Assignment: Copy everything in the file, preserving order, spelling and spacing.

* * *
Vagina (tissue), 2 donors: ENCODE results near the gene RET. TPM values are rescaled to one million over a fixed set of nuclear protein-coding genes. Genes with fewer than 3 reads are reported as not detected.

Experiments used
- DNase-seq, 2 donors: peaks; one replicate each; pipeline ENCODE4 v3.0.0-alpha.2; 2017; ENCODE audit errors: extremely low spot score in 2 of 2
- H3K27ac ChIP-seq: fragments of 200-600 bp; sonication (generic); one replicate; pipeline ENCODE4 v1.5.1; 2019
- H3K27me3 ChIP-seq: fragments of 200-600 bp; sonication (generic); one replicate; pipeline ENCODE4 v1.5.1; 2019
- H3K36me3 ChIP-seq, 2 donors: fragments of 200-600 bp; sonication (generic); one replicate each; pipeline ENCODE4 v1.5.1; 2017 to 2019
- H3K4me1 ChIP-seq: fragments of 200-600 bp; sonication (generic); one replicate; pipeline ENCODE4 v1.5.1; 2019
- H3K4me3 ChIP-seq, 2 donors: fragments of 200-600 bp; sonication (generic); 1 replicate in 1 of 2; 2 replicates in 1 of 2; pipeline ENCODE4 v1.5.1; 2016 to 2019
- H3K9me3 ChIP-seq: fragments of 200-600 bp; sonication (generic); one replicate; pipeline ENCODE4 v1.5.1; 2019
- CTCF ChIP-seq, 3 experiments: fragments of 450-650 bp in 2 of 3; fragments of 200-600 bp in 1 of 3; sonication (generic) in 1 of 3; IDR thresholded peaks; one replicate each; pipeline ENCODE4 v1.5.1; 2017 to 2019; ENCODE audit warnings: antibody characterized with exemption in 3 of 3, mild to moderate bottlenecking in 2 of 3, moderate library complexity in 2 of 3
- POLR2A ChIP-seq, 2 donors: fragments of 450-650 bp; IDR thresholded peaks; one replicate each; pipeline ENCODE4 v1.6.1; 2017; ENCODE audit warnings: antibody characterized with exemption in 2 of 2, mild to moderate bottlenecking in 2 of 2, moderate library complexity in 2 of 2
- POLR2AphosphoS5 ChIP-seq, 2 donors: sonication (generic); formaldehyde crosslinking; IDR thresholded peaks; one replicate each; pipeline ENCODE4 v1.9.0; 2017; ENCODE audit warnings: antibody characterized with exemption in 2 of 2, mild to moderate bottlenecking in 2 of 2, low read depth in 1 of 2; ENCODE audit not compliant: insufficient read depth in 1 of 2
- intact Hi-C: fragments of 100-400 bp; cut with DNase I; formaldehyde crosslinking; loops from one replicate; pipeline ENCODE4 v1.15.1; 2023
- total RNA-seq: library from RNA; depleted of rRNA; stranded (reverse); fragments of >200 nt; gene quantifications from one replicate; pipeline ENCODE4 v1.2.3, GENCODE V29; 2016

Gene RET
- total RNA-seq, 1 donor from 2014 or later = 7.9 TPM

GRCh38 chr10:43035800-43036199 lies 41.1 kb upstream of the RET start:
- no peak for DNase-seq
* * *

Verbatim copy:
Vagina (tissue), 2 donors: ENCODE results near the gene RET. TPM values are rescaled to one million over a fixed set of nuclear protein-coding genes. Genes with fewer than 3 reads are reported as not detected.

Experiments used
- DNase-seq, 2 donors: peaks; one replicate each; pipeline ENCODE4 v3.0.0-alpha.2; 2017; ENCODE audit errors: extremely low spot score in 2 of 2
- H3K27ac ChIP-seq: fragments of 200-600 bp; sonication (generic); one replicate; pipeline ENCODE4 v1.5.1; 2019
- H3K27me3 ChIP-seq: fragments of 200-600 bp; sonication (generic); one replicate; pipeline ENCODE4 v1.5.1; 2019
- H3K36me3 ChIP-seq, 2 donors: fragments of 200-600 bp; sonication (generic); one replicate each; pipeline ENCODE4 v1.5.1; 2017 to 2019
- H3K4me1 ChIP-seq: fragments of 200-600 bp; sonication (generic); one replicate; pipeline ENCODE4 v1.5.1; 2019
- H3K4me3 ChIP-seq, 2 donors: fragments of 200-600 bp; sonication (generic); 1 replicate in 1 of 2; 2 replicates in 1 of 2; pipeline ENCODE4 v1.5.1; 2016 to 2019
- H3K9me3 ChIP-seq: fragments of 200-600 bp; sonication (generic); one replicate; pipeline ENCODE4 v1.5.1; 2019
- CTCF ChIP-seq, 3 experiments: fragments of 450-650 bp in 2 of 3; fragments of 200-600 bp in 1 of 3; sonication (generic) in 1 of 3; IDR thresholded peaks; one replicate each; pipeline ENCODE4 v1.5.1; 2017 to 2019; ENCODE audit warnings: antibody characterized with exemption in 3 of 3, mild to moderate bottlenecking in 2 of 3, moderate library complexity in 2 of 3
- POLR2A ChIP-seq, 2 donors: fragments of 450-650 bp; IDR thresholded peaks; one replicate each; pipeline ENCODE4 v1.6.1; 2017; ENCODE audit warnings: antibody characterized with exemption in 2 of 2, mild to moderate bottlenecking in 2 of 2, moderate library complexity in 2 of 2
- POLR2AphosphoS5 ChIP-seq, 2 donors: sonication (generic); formaldehyde crosslinking; IDR thresholded peaks; one replicate each; pipeline ENCODE4 v1.9.0; 2017; ENCODE audit warnings: antibody characterized with exemption in 2 of 2, mild to moderate bottlenecking in 2 of 2, low read depth in 1 of 2; ENCODE audit not compliant: insufficient read depth in 1 of 2
- intact Hi-C: fragments of 100-400 bp; cut with DNase I; formaldehyde crosslinking; loops from one replicate; pipeline ENCODE4 v1.15.1; 2023
- total RNA-seq: library from RNA; depleted of rRNA; stranded (reverse); fragments of >200 nt; gene quantifications from one replicate; pipeline ENCODE4 v1.2.3, GENCODE V29; 2016

Gene RET
- total RNA-seq, 1 donor from 2014 or later = 7.9 TPM

GRCh38 chr10:43035800-43036199 lies 41.1 kb upstream of the RET start:
- no peak for DNase-seq